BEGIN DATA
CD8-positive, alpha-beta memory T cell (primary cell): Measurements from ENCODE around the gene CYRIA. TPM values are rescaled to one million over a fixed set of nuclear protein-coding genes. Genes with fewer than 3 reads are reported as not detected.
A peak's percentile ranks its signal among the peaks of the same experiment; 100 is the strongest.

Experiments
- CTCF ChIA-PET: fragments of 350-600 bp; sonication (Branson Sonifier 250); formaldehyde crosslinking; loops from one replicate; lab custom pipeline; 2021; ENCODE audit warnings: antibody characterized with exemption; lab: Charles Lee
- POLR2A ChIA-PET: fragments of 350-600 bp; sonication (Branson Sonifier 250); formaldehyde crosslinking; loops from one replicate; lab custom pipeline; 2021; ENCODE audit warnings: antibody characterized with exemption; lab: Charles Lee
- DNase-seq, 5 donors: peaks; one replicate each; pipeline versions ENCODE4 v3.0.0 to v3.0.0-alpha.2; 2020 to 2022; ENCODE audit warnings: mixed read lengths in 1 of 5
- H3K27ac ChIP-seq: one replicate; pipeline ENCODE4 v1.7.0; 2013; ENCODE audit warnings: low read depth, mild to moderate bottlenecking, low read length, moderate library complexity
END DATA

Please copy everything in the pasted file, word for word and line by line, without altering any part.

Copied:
CD8-positive, alpha-beta memory T cell (primary cell): Measurements from ENCODE around the gene CYRIA. TPM values are rescaled to one million over a fixed set of nuclear protein-coding genes. Genes with fewer than 3 reads are reported as not detected.
A peak's percentile ranks its signal among the peaks of the same experiment; 100 is the strongest.

Experiments
- CTCF ChIA-PET: fragments of 350-600 bp; sonication (Branson Sonifier 250); formaldehyde crosslinking; loops from one replicate; lab custom pipeline; 2021; ENCODE audit warnings: antibody characterized with exemption; lab: Charles Lee
- POLR2A ChIA-PET: fragments of 350-600 bp; sonication (Branson Sonifier 250); formaldehyde crosslinking; loops from one replicate; lab custom pipeline; 2021; ENCODE audit warnings: antibody characterized with exemption; lab: Charles Lee
- DNase-seq, 5 donors: peaks; one replicate each; pipeline versions ENCODE4 v3.0.0 to v3.0.0-alpha.2; 2020 to 2022; ENCODE audit warnings: mixed read lengths in 1 of 5
- H3K27ac ChIP-seq: one replicate; pipeline ENCODE4 v1.7.0; 2013; ENCODE audit warnings: low read depth, mild to moderate bottlenecking, low read length, moderate library complexity